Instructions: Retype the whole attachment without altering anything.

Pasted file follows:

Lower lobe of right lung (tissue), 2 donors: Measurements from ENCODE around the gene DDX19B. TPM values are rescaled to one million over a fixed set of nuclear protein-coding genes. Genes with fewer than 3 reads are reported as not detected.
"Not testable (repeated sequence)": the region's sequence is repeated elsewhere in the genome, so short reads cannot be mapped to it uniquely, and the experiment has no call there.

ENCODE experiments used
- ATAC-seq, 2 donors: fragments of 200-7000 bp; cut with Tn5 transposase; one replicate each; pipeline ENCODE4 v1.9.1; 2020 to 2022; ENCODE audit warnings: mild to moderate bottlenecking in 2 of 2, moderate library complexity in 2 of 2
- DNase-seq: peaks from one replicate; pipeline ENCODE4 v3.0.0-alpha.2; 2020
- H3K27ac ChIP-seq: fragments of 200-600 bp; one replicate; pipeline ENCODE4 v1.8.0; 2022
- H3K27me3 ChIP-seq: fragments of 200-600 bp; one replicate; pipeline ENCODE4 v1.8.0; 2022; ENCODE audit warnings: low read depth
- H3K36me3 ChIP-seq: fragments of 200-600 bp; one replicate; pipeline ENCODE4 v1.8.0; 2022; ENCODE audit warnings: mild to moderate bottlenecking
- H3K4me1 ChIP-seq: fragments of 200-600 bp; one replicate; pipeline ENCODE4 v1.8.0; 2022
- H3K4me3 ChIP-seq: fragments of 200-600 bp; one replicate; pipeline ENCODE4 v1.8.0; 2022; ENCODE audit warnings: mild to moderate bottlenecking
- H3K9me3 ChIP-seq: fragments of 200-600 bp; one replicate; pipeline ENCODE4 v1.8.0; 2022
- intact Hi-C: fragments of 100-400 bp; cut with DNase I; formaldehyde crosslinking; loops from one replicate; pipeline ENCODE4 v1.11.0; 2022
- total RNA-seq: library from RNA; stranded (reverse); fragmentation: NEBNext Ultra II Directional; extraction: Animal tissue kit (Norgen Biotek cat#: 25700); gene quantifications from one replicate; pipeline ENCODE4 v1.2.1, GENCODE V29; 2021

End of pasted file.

Lower lobe of right lung (tissue), 2 donors: Measurements from ENCODE around the gene DDX19B. TPM values are rescaled to one million over a fixed set of nuclear protein-coding genes. Genes with fewer than 3 reads are reported as not detected.
"Not testable (repeated sequence)": the region's sequence is repeated elsewhere in the genome, so short reads cannot be mapped to it uniquely, and the experiment has no call there.

ENCODE experiments used
- ATAC-seq, 2 donors: fragments of 200-7000 bp; cut with Tn5 transposase; one replicate each; pipeline ENCODE4 v1.9.1; 2020 to 2022; ENCODE audit warnings: mild to moderate bottlenecking in 2 of 2, moderate library complexity in 2 of 2
- DNase-seq: peaks from one replicate; pipeline ENCODE4 v3.0.0-alpha.2; 2020
- H3K27ac ChIP-seq: fragments of 200-600 bp; one replicate; pipeline ENCODE4 v1.8.0; 2022
- H3K27me3 ChIP-seq: fragments of 200-600 bp; one replicate; pipeline ENCODE4 v1.8.0; 2022; ENCODE audit warnings: low read depth
- H3K36me3 ChIP-seq: fragments of 200-600 bp; one replicate; pipeline ENCODE4 v1.8.0; 2022; ENCODE audit warnings: mild to moderate bottlenecking
- H3K4me1 ChIP-seq: fragments of 200-600 bp; one replicate; pipeline ENCODE4 v1.8.0; 2022
- H3K4me3 ChIP-seq: fragments of 200-600 bp; one replicate; pipeline ENCODE4 v1.8.0; 2022; ENCODE audit warnings: mild to moderate bottlenecking
- H3K9me3 ChIP-seq: fragments of 200-600 bp; one replicate; pipeline ENCODE4 v1.8.0; 2022
- intact Hi-C: fragments of 100-400 bp; cut with DNase I; formaldehyde crosslinking; loops from one replicate; pipeline ENCODE4 v1.11.0; 2022
- total RNA-seq: library from RNA; stranded (reverse); fragmentation: NEBNext Ultra II Directional; extraction: Animal tissue kit (Norgen Biotek cat#: 25700); gene quantifications from one replicate; pipeline ENCODE4 v1.2.1, GENCODE V29; 2021